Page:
Indian farmers must develop crop varieties that can withstand variations of weather: Dr Shivendra Bajaj
Nov. 13, 2020
Here's an interview with Dr Shivendra Bajaj, who is the Executive Director of Federation of Seed Industry of India (FSII) on COVID-19 pandemic, lockdown and its impact on agriculture and allied sectors.
1. How did Indian agriculture and rural economy fare during the lockdown that had disrupted the supply chain and caused unavailability of labour?
After the lockdown was imposed in the end of March 2020, farmers and agriculture supply chain had a difficult time to set a standard process for interstate transfer of goods. We should also note that farmers harvest and sale winter crop such as wheat and pulses between April-June. Further, summer rainfed crops like paddy, pulses, cotton, sugarcane are sown in this period. Hence, one can imagine that a lot was at stake during the initial lockdown period.
Proactive measures taken by the government supported the farmers as well as agricultural industry. The government included Agricultural related activities in the Essential Services that were allowed during the lockdown with appropriate safety measures.
Cotton, fruits and vegetable farmers across the country suffered from a plunge in prices due to the bottlenecks in movement from villages to cities. An increase of 49% has been observed for fertilizers sales, this could be due to good expected kharif crop.
The seed companies operated their plants after taking necessary precautions like- Operation with 30% staff, frequent site sanitization, social distancing and regular health monitoring of the staff. There was no overlap between shifts and the machines on site were sanitized between shifts. Such measures have decreased the productivity of the plants by 50%, even though plants were operating in multiple work shifts. Inter-city movement of staff as well as movement across villages was a challenge, especially as villagers were blocking the entry of outsiders.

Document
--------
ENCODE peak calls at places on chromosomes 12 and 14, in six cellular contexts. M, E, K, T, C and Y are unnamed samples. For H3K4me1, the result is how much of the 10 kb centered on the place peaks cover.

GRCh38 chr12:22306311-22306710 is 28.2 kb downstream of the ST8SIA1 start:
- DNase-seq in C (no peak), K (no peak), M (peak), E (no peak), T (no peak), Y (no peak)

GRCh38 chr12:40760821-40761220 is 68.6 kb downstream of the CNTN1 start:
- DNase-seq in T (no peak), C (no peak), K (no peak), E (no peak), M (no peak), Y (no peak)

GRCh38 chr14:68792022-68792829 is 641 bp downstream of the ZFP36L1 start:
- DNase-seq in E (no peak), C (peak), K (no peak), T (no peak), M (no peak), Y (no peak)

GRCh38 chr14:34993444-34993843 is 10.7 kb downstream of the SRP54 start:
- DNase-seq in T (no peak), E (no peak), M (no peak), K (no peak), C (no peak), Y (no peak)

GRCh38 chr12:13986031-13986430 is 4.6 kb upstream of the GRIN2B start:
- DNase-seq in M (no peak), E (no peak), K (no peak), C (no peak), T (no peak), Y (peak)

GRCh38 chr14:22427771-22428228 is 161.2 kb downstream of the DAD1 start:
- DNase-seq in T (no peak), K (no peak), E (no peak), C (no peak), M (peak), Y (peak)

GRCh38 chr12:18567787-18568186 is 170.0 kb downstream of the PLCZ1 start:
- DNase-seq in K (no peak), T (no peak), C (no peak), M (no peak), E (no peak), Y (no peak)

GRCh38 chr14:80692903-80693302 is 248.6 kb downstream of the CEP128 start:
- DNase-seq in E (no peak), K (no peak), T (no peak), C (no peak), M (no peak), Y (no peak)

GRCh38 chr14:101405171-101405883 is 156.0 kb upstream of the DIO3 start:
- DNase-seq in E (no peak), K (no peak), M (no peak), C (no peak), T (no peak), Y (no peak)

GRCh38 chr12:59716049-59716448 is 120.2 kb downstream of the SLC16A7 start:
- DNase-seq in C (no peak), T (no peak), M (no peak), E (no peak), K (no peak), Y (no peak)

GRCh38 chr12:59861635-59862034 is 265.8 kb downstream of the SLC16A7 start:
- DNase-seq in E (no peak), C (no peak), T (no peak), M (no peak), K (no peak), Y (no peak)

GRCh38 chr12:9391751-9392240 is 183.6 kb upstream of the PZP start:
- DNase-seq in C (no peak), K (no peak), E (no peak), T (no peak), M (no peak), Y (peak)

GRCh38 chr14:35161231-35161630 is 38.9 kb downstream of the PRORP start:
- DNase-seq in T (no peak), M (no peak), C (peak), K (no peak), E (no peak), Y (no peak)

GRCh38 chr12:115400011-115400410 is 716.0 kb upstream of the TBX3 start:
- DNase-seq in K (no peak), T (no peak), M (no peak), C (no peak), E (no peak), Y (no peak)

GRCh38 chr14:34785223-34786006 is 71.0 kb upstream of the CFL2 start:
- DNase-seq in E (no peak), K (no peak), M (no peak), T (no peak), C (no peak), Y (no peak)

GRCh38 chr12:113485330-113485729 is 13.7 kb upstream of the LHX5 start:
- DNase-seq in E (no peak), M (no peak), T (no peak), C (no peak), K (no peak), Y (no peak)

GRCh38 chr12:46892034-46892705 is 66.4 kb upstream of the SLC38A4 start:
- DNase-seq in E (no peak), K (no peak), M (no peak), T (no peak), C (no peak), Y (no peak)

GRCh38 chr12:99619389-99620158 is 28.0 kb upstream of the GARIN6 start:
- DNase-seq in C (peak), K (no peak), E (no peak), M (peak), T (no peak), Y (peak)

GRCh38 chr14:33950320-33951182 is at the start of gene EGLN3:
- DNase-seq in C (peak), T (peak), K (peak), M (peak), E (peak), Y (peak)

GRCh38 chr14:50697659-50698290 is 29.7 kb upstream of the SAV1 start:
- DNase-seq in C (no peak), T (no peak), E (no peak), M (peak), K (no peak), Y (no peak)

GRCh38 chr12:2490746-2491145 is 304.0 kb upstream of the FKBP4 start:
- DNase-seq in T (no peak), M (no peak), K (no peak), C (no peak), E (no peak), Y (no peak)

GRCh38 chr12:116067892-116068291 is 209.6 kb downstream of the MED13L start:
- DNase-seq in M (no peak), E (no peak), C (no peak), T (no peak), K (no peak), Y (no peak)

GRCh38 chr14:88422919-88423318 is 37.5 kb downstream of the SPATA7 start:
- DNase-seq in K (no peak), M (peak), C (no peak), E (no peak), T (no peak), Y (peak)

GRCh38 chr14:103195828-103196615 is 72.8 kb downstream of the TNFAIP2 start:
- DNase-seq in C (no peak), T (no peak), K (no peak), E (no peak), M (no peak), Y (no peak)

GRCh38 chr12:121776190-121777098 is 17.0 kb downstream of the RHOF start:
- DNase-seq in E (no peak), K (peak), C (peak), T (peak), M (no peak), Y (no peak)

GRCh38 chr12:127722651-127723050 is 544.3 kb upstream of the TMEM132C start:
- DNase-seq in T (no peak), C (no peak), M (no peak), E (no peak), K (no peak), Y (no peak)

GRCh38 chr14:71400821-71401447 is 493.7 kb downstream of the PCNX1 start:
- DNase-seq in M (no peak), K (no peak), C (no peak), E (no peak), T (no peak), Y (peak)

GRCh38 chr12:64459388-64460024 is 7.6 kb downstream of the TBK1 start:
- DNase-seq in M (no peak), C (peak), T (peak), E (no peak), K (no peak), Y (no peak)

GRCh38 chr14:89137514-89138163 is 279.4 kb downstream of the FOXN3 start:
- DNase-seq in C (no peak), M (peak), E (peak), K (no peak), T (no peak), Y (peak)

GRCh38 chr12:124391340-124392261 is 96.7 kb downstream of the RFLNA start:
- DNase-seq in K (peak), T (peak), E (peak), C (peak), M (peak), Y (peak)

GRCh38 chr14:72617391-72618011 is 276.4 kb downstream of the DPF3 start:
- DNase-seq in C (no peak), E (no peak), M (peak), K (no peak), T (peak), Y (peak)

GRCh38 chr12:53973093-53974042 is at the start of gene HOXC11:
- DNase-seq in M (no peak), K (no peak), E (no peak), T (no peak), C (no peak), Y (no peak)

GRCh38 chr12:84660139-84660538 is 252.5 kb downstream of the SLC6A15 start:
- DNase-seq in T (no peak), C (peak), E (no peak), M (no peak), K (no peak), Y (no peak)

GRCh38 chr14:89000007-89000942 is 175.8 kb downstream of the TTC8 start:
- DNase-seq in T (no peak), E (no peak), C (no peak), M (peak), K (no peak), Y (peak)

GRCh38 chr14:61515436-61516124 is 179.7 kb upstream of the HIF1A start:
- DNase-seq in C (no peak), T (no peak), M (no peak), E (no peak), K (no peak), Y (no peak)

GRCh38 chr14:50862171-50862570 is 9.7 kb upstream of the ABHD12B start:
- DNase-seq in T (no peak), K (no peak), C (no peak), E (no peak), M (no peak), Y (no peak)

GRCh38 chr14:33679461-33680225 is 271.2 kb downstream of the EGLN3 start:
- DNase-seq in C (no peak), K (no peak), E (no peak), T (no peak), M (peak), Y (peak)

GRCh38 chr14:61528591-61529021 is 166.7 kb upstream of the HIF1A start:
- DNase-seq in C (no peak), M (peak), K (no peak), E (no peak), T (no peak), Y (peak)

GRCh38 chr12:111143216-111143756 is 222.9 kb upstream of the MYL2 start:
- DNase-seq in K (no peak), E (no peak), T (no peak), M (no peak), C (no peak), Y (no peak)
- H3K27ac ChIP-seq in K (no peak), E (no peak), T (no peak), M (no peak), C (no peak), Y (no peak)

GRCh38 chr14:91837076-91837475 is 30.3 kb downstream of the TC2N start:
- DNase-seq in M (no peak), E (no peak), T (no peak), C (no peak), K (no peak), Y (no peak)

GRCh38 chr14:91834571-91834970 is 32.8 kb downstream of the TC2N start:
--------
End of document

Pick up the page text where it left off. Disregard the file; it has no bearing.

R&D activities were stalled. Export and import activities were challenging with delays in phytosanitary certifications and custom handling due to a skeletal staff managing both operations. Non- availability of labour for loading and unloading at ports was also an issue.
Harvest was enabled with subsidized procurement of the farm machinery as farm labour was not available. That seed related operations be declared as essential business was taken up with several state governments and was promptly granted. The availability of trucks and restrictions in their movement was taken up with government. Trucks carrying seeds were issued passes that allowed them to move across the nation. The government also set up special cargo and courier services for movement of essentials. Indian Railways took up operations of Parcel services specially to support seed movement across the nation.
2. Agriculture showed positive growth when other economic indicators of the GDP had slowed down. What are the reasons for good performance of the agriculture sector?